Bitcoin Goes Corporate, or at Least the Blockchain Does

A bitcoin (virtual currency) paper wallet with quick response codes and a coin are seen in an illustration picture taken at La Maison du Bitcoin in Paris on May 27, 2015. Benoit Tessier/Reuters

"The back office in financial services is finally sexy again," says Jim Zemlin, the executive director of the Linux Foundation.

It's not often you hear "back office" and "sexy" in the same sentence, and it may never happen again. But the changes coming to how corporations move stocks and deeds, as well as manage digital rights, could amount to a revolution that could rid the world once and for all of the bibles of paperwork created by things like real estate transactions. All this is happening thanks to a technological outgrowth of the digital currency bitcoin called the blockchain.

Bitcoin was supposed to change money. That still may be in the offing, but as the currency ages, it seems less and less likely that we will ever all be paid in satoshis, the name for 1/100,000,000 of a bitcoin. But there's one part of the bitcoin story that has the chance to impact nearly everyone: the blockchain, the technical leap that underpins the anonymous, distributed currency.

As described in the first paper on bitcoin, the digital currency relies on "cryptographic proof instead of trust." That means the currency's network itself checks for tampering and fraud instead of relying on an institution like a bank. Bitcoin works on anonymity, but a key part of the system is a public ledger of transactions, shared across thousands of computers—the blockchain. When a bitcoin changes ownership, the transaction is recorded in the blockchain after the computers on the network "agree" to the change. That means the same bitcoin can't be spent twice by the same owner while the system is waiting to record the transaction.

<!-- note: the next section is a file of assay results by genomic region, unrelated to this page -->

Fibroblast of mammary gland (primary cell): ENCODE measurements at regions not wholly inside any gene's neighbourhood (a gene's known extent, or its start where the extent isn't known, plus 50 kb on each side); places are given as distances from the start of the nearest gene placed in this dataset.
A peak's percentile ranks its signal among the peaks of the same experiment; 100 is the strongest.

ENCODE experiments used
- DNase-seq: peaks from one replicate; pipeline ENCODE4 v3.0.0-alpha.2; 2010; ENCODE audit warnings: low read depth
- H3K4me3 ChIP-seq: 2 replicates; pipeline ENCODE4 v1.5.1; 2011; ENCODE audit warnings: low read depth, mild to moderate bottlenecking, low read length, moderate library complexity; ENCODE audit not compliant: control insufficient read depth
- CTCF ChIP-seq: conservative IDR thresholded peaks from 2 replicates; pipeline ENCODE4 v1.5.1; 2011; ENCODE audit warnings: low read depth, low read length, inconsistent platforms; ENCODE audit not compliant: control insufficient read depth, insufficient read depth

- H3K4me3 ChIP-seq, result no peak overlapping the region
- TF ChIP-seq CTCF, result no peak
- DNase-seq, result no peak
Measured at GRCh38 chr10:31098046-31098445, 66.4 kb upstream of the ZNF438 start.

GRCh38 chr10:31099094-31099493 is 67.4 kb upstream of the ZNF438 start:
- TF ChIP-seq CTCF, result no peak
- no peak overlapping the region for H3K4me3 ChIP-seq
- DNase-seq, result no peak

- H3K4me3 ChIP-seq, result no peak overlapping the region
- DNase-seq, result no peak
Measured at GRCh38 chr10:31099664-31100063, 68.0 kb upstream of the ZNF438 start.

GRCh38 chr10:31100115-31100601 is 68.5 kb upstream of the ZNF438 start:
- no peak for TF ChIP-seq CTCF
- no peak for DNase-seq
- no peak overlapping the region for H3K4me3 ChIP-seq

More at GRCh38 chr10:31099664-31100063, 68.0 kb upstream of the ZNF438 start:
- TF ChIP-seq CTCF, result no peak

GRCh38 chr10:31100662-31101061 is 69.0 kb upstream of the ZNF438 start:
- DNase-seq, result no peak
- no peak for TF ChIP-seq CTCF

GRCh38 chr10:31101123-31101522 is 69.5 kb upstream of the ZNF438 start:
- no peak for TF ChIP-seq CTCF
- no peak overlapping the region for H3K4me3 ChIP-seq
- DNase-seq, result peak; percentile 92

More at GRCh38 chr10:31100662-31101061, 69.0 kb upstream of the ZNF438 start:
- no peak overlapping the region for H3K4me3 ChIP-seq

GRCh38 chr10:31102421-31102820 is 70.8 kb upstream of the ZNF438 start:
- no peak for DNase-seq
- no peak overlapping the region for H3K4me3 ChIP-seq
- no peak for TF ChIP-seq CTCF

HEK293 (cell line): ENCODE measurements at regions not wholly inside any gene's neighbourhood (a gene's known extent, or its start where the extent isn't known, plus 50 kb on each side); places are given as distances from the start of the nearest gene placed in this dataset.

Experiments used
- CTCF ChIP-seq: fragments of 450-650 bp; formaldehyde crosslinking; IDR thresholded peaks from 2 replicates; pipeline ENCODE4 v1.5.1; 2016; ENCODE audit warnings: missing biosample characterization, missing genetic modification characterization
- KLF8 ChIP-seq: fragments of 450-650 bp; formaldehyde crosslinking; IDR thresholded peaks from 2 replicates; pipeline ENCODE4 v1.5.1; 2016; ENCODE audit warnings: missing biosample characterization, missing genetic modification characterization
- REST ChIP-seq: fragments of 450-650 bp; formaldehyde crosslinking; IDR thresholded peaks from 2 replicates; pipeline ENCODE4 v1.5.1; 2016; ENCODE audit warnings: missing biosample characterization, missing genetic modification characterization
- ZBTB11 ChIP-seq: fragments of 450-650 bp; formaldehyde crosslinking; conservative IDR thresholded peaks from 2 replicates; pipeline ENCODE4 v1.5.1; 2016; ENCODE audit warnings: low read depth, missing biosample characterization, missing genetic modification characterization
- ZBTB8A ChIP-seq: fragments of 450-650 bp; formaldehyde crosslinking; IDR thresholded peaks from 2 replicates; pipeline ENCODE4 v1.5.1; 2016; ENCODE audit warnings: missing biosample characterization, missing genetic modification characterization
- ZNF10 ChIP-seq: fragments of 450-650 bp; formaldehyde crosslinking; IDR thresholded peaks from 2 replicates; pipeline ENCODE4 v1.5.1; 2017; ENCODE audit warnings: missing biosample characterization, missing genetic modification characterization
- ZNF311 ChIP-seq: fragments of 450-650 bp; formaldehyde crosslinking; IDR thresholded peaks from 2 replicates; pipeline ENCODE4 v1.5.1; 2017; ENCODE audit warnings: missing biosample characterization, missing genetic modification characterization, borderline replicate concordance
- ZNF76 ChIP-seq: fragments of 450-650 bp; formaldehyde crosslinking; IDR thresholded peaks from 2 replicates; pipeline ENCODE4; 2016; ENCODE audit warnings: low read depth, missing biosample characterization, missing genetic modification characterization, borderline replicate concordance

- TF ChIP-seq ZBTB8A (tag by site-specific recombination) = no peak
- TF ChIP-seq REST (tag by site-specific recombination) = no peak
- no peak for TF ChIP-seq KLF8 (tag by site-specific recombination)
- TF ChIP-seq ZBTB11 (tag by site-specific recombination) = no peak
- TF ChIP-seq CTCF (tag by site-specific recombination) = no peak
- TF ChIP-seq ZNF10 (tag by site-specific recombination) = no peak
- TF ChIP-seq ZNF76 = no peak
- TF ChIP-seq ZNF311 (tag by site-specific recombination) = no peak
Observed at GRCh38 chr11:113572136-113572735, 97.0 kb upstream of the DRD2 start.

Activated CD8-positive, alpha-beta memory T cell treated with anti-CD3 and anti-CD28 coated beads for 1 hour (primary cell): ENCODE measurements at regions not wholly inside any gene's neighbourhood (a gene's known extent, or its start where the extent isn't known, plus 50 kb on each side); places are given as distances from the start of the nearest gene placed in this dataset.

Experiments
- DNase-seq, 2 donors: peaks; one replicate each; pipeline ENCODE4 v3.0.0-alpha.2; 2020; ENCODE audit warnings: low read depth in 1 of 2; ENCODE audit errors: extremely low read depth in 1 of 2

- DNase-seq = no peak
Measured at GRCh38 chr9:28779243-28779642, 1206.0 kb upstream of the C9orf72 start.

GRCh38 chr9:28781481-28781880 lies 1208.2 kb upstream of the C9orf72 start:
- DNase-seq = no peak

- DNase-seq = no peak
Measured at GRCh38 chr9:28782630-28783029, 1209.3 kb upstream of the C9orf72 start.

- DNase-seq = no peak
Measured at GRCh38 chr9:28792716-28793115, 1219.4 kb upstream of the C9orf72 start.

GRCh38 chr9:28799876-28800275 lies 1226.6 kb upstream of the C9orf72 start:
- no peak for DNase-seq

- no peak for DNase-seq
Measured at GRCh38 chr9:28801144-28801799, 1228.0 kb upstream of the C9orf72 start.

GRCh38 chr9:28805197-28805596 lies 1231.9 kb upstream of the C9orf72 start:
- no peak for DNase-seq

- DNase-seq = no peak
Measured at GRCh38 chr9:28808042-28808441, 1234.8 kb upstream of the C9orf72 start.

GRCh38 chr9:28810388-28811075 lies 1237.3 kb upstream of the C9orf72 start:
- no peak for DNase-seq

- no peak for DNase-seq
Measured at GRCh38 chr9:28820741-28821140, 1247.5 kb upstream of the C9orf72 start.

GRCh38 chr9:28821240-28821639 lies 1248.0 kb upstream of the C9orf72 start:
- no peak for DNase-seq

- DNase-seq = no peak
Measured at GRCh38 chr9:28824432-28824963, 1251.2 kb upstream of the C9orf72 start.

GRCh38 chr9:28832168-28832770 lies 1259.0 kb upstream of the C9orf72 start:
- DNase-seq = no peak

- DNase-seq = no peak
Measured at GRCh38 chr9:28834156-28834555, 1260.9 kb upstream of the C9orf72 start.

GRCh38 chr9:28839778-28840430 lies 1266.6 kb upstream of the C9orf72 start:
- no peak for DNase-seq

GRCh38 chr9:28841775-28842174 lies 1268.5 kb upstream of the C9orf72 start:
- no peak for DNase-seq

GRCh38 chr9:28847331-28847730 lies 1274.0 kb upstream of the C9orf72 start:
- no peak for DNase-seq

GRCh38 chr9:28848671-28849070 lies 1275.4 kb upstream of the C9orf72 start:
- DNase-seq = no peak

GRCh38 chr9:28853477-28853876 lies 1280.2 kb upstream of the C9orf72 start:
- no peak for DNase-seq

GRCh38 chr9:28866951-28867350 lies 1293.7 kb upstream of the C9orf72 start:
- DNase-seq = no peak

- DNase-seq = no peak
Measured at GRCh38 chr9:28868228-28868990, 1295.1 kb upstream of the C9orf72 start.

But for business, there are lots of potential applications of the blockchain that are simpler and largely without the anonymity that bitcoin supports. "While blockchain grew out of bitcoin, we believe it goes way beyond cryptocurrency. It can be generously applied to many industries," says Jerry Cuomo, vice president of blockchain technology at IBM.

At IBM, Cuomo spent his career developing web-based transaction processing. When bitcoin arrived in 2009, "I was not a miner"—the network participants who contributed to the system with processing power and are paid in new coins—"but I started to recognize blockchain might be something that could be applied broadly," Cuomo says. "Maybe this thing could go off and solve a broad range of problems for companies and governments." Employees at IBM started doing experiments in their free time and eventually got the company to see the enormous potential of the blockchain.

It could be possible, for instance, for voting to become fraud-free, verifiable and nearly instant using a blockchain. A blockchain could also move money from your bank account more quickly than the bank system, potentially lowering prices on the 3 to 4 percent fees credit cards often charge. Rather than spend three days clearing stock trades, brokerage houses could trade nearly instantly and know that stocks aren't accidentally appearing in multiple deals.